Ever since I took a class on Christian History in seminary two summers ago, I have been fascinated with the Desert Fathers and Mothers. These were the Christians who, after Rome made Christianity a “state religion,” went into the desert to seek spiritual purity directly from God. They felt that “official Christianity” was becoming diluted from the pure relationship Jesus taught.
I have long related to these desert aesthetes. We all have a spiritual yearning for finding a quiet place with God. The Desert Fathers and Mothers practiced this through meditation, referred to by Thomas Merton as “centering prayer.” There are wonderful books available to learn more, and I’ve been reading and practicing center prayer (or trying to) for the past two years.
I’m revisiting the book called Centering Prayer and Inner Awakening by Cynthia Bourgeault. I find particularly relevant for today something she discusses on p. 62. It’s the Desert Fathers’ practice of giving full focus to whatever you are doing at the moment – whether it’s praying or working or resting – and not letting your mind wander. The problem with mind-wandering is those negative, destructive, or even just distracting thoughts that enter in.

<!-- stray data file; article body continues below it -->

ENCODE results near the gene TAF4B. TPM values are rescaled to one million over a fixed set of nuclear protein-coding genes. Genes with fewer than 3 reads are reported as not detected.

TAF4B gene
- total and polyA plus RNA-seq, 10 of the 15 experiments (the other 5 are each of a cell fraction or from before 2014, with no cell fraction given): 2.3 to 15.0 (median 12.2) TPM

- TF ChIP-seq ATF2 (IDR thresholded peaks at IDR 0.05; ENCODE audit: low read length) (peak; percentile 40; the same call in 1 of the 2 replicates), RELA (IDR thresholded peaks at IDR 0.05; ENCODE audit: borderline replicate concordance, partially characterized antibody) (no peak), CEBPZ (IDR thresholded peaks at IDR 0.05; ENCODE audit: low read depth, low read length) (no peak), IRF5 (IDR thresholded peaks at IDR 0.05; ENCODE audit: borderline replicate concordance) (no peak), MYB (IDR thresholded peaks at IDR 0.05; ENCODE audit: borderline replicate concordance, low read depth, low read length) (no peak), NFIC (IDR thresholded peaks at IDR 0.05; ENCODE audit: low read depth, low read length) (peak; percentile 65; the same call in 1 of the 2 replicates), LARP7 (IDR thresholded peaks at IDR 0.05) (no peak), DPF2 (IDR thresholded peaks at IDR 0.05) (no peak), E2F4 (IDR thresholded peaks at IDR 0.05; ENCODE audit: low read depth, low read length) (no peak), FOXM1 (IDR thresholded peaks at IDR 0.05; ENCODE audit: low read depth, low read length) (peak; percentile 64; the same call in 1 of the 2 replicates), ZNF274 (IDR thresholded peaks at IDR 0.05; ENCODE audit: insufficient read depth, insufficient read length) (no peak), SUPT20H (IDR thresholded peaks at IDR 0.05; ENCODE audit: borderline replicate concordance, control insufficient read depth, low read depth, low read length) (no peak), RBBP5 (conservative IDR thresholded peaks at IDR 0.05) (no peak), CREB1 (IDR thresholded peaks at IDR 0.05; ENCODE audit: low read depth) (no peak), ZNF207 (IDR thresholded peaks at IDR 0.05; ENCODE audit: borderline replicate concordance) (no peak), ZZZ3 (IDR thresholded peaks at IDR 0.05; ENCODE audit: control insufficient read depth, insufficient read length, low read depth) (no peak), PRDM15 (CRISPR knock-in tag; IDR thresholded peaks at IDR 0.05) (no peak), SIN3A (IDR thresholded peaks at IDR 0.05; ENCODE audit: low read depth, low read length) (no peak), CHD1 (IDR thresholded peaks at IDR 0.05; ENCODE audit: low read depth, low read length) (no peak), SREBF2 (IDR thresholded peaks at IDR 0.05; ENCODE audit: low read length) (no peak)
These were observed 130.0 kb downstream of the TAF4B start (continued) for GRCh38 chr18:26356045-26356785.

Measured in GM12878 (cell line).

That’s one thing I struggle with, and before I realize it, I’ve allowed muck to creep into my spiritual reservoir. Then one little things goes wrong, and I go into a tailspin. I’d like to keep my reservoir pure. When something goes wrong, I’d like to approach it from a place of peace.
I am asking God to help me with this – including to see if there are roots that need to be dealt with. But I think part of my vulnerability isn’t so much deep roots or doors open to the enemy. I think this is more just my daily practice of letting my mind wander. I see it even when I’m praying quietly with God and stray thoughts creep in. It’s like setting out fly paper for not only my own thoughts, but also the “thoughts” that the enemy will toss my way.
As I read this book on Centering Prayer, I am asking God to help me “practice His presence” in all that I do, and stay focused on whatever task He has given me in the moment, and not let my thoughts wander.